The following remarks were delivered at an assembly at my school last week which dealt with the word "bitch" and what place it has, if any, in common discourse.
Though I’ve been known to use such terms for pedagogical purposes – usually to try and capture another person’s point of view – I can’t recall ever calling anyone a bitch. (I call my two dogs bitches all the time, but I don’t think they mind.) It’s an ugly word, almost always used for ugly purposes. But I instinctively resist explicit attempts to limit such terms, in part because trying to silence them sometimes only adds to their totemic power. This is why I dislike the euphemism “n-word,” for example.
I also resist attempts to limit profane language because in some cases, the call comes from people in positions of relative privilege who may not understand its visceral appeal for those who experience themselves as disempowered. Lacking other resources, language – more specifically, the language to offend people who set, if not dictate, standards of appropriate behavior – is one of the ways working-class communities define themselves and establish their own boundaries. I believe anyone familiar with the history of hip-hop knows what I mean.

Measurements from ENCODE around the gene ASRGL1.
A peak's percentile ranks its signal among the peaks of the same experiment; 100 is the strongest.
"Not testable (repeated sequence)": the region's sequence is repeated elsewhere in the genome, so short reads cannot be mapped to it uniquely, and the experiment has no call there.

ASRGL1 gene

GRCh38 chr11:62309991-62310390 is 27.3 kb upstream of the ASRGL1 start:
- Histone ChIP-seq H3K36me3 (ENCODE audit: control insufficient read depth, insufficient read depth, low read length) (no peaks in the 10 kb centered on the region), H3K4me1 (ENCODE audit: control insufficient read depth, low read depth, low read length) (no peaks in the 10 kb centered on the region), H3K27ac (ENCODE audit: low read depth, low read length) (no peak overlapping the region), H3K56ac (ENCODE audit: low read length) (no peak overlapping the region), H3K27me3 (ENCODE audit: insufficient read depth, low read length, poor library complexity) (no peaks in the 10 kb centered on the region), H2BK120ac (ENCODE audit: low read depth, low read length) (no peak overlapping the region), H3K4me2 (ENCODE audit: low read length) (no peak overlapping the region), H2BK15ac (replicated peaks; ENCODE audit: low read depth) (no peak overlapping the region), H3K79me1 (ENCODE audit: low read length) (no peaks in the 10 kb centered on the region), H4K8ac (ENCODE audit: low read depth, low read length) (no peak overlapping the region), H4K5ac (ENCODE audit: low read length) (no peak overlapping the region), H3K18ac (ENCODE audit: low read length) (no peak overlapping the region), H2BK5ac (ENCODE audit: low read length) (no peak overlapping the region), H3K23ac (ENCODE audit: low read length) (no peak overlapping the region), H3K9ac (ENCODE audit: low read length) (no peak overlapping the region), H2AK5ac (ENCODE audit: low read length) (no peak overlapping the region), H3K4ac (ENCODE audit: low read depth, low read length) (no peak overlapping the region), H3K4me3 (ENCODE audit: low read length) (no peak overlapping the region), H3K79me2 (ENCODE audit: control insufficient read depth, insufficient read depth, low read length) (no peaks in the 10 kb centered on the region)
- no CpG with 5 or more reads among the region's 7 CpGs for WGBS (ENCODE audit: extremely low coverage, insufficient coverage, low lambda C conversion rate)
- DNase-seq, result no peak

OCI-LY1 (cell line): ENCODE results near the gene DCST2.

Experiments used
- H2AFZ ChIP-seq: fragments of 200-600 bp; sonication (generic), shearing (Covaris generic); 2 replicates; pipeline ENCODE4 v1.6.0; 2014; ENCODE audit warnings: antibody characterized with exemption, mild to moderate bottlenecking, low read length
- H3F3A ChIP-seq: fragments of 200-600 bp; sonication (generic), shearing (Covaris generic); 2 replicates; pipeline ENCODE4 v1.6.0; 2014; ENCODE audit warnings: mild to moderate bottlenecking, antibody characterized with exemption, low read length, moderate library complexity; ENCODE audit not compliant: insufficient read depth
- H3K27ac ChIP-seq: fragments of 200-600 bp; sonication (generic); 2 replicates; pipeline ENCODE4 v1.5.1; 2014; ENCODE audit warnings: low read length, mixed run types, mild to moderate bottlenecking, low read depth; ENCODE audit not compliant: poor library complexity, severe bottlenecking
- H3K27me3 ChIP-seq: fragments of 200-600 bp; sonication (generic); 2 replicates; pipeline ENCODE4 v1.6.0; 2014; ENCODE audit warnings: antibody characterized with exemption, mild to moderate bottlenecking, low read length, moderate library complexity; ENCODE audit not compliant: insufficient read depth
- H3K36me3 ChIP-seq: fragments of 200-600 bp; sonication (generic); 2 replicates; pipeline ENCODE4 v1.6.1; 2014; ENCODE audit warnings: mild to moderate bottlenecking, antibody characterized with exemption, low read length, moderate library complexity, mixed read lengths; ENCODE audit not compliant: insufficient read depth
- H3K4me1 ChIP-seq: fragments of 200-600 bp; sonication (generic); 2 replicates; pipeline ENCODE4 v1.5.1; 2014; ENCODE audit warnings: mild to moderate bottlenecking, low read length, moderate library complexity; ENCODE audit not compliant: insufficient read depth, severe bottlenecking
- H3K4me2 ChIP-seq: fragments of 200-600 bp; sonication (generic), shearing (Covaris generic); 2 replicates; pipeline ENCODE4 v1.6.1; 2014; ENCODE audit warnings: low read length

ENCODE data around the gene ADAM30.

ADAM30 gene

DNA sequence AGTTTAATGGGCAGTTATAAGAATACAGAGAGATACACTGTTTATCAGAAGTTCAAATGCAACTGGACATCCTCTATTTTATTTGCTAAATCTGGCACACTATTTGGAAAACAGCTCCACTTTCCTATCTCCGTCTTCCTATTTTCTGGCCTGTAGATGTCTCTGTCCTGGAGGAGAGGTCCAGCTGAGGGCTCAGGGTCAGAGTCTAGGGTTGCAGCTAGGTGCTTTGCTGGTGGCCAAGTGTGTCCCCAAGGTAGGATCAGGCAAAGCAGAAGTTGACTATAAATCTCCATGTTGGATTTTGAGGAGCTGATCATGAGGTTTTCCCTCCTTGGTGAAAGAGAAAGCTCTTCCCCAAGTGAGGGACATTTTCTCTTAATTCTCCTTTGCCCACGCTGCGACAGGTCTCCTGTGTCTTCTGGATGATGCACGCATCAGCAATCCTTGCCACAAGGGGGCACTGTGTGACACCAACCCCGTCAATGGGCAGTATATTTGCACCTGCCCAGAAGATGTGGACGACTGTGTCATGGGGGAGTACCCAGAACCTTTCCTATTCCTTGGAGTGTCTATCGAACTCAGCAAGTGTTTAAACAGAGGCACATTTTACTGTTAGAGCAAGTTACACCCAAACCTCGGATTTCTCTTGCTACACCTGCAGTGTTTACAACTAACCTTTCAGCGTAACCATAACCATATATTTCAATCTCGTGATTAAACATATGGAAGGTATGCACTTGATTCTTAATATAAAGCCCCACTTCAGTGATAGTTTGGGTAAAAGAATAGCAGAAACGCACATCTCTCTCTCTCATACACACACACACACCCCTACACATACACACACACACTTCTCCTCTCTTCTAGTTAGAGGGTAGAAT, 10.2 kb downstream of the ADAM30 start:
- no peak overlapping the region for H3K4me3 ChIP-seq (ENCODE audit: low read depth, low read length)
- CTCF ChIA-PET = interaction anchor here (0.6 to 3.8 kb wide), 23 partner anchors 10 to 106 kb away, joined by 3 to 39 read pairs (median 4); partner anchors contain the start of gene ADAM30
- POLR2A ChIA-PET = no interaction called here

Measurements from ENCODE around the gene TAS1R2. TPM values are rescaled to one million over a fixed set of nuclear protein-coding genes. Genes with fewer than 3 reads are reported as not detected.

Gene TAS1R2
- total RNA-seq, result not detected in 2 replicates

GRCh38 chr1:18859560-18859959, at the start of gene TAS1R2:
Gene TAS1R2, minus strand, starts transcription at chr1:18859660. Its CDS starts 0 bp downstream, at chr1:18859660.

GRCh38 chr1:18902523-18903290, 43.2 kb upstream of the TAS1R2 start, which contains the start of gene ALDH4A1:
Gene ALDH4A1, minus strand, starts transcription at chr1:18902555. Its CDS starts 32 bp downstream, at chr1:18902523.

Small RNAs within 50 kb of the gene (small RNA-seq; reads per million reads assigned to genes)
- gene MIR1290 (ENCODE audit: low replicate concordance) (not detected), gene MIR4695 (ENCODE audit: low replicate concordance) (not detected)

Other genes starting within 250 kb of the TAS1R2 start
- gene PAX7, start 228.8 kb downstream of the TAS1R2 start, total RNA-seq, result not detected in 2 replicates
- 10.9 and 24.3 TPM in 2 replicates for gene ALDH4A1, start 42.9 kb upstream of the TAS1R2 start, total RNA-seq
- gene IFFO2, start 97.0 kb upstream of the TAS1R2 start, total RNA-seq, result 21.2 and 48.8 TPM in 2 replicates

That doesn’t mean you or I should celebrate those boundaries or observe them in our own lives. But it might mean we should have a sense of humility about how much dignity we demand, and an understanding that outrage, while sometimes a necessity on behalf of others, can also be a luxury for ourselves. I realize that as a middle-aged white man, this is a little too easy for me to say. And I wouldn’t be saying it all if I didn’t believe that a robust critique of the word “bitch” was underway in this assembly. But if I’m more than simply a collection of demographic categories, perhaps there’s merit in the notion that we can tolerate some bitchiness here at Fieldston. Sticks and stones may break our bones; names really can hurt us. But maybe sometimes we’re strong enough to neither give, nor take, offense.